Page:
It has long been known that carrying excess body-fat (especially around the middle) can be a factor in developing Type 2 diabetes.
It’s therefore understandable that reducing body-fat is recommended for those of us with more body-fat than we need.
The established advice for doing so seems to revolve around the following strategies:
- Knowing the risks of obesity and Type 2 diabetes
- Strict self-discipline
- Rules and restrictions
Yet these strategies are all conjured up by logical, rational thinking. They rely solely on our conscious mind being in control, and quite forget that the behaviours and habits that lead to our having more body-fat than we need are driven by subconscious motivations.
I expect most of us can think of a time when, with the conscious, rational part of our mind, we decided on a course of action that would make us healthier, only for those worthy decisions to be willfully disobeyed by another part of our mind that, quite frankly, just wanted something else. Powerfully so.
It might be deciding not to snack after dinner, but sitting on the couch with a gnawing feeling in the stomach and a voice inside saying something like, ‘eat the roasted peanuts, eat the roasted peanuts, EAT THE ROASTED PEANUTS!’ until you just can’t take it anymore and eat the blummin’ roasted peanuts just to have a bit of peace, vowing you’ll be more restrained tomorrow…
It might be the decision to go for a brisk walk every day after finishing work, but somehow the day just disappears as you get so caught up in what you’re doing, and it’s suddenly later than you planned so you just don’t have the time, and decide you’ll forget about the walk this evening…
It might be going out for dinner and thinking you’ll just have a main course then being surprised to find yourself ordering a starter when the waiter comes round…
We all do this one way or another. Particularly, when we’re making significant lifestyle changes.
So it’s imperative that we understand the way our minds are, and that it is normal for one part of our mind to be pretty sensible, and another part a bit of an anarchist – at least when it comes to being healthier.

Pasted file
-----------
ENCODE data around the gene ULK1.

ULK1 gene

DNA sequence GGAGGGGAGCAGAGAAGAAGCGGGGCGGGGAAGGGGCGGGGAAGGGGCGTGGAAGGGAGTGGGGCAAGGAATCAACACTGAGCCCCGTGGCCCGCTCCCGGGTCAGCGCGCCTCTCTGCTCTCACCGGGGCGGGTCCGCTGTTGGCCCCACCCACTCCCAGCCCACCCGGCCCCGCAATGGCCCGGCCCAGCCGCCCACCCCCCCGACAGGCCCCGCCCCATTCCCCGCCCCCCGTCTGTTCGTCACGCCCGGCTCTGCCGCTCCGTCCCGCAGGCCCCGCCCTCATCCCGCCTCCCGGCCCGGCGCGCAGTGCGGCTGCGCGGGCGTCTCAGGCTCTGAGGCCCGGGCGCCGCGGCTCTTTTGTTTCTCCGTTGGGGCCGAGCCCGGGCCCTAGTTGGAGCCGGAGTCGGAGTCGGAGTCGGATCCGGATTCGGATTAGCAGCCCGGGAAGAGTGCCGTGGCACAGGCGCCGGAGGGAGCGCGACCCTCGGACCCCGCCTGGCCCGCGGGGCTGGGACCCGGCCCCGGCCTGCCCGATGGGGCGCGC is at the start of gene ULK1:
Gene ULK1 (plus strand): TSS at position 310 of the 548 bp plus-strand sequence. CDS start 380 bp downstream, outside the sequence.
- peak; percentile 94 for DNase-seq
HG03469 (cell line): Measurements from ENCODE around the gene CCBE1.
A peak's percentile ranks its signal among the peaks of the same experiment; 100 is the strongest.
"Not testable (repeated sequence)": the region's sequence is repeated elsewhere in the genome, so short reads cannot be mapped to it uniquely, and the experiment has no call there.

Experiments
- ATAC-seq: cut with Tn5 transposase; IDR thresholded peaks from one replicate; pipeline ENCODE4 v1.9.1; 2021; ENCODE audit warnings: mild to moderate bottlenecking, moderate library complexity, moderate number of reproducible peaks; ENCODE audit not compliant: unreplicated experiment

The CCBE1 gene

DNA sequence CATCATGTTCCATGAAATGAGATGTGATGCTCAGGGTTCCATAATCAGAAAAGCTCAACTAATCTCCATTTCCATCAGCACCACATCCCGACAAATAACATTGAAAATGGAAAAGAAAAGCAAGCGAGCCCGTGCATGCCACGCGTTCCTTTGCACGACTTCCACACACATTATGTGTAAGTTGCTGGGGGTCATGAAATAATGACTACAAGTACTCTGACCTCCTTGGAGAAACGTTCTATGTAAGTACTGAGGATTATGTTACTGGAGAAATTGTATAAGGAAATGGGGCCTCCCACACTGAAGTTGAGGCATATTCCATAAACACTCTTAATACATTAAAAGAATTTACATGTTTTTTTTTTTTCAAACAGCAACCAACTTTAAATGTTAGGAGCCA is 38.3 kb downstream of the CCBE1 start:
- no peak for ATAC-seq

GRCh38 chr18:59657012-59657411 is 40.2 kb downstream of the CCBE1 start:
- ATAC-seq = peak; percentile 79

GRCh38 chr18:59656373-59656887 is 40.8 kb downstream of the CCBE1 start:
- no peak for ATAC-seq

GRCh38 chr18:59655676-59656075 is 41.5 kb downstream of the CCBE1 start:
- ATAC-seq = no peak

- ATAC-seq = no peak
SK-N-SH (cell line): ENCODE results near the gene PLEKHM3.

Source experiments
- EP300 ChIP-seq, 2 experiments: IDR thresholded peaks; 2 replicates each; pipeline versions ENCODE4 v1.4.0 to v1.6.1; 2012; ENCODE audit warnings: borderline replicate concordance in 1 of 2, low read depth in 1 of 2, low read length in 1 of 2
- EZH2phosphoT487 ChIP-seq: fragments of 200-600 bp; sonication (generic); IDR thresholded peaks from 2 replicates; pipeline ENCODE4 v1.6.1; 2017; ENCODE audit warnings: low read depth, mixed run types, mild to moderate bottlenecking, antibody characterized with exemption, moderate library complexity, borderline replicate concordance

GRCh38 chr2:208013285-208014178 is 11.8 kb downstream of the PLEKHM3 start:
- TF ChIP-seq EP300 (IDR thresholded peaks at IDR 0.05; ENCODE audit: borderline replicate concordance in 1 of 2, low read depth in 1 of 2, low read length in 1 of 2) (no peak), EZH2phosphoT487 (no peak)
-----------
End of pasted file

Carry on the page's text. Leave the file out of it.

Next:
We might recognise an emotional, often quite childish or rebellious, part of us that resists. A part that thinks we’ve been doing just fine with how things are, so why change? A part that wants to us to stay the size we are because our bodies – evolved in a world where we were more at risk from famine than from plenty – are designed to think that storing fat is a good thing. A part that associates the habits we’re trying to change with comfort, entertainment or stress-release so isn’t keen to let them go.
So yes, we all do this: set an intention to be healthier, then rebelliously flout it. It’s because of this internal dichotomy that attempts to reduce body-fat (founded on the above-mentioned rational-minded strategies) are scuppered.
If our rational mind is particularly determined, these tactics may help us to lose body-fat initially but it’s likely we’ll pile it back on unless we address the source of the motivations, habits and behaviours that are preventing us from sustainably being the size we’d like to be.
That said, use of these tactics persists, so we may ask ourselves:
Is there any merit in these widely-used logical strategies?
If we want to lose body-fat and improve our health, just how do we manage this quite natural, dichotomous response?
Well, let’s take a look.
Knowing the risks of obesity and Type 2 diabetes
Otherwise known as scare tactics.
Wry comment aside, we’re actually not dismissing this completely. Understanding our health situation is important. It can also be a useful motivator in our making the conscious decision to change our habits.
Making this initial rational decision is a key first step. But frightening ourselves will cause more harm than good, so health information should be provided compassionately and without judgement – both by healthcare professionals and when we’re informing ourselves.
Realisations about our health and diagnoses can be viewed as opportunities to make a rewarding change.
We can begin to talk gently to the part of ourselves that resists change and tell it all the benefits of reducing body-fat; all the good things about starting to think and feel about food in a different way.
How we treat ourselves is crucial.
Having a go at ourselves, punishing ourselves, rebuking, chiding – these actions will certainly have a result:
Guilt. Feeling bad about ourselves. Feeling low.
And when we feel bad, we’re more likely to reach for what we feel is the easy comfort of food, drink or inactivity. So, self-flagellation is what not to do! Besides, there’s no need for guilt – having bits of us that want one thing, and bits of us that want something else is completely natural. What we need isn’t guilt; it’s understanding.
So, let’s get to know ourselves better, and encourage ourselves towards more healthful choices. Getting to know ourselves like an attentive and caring friend proffering a tasty and nutritious carrot will see off the body-fat more effectively than a sharp and unforgiving stick.
Rules and restrictions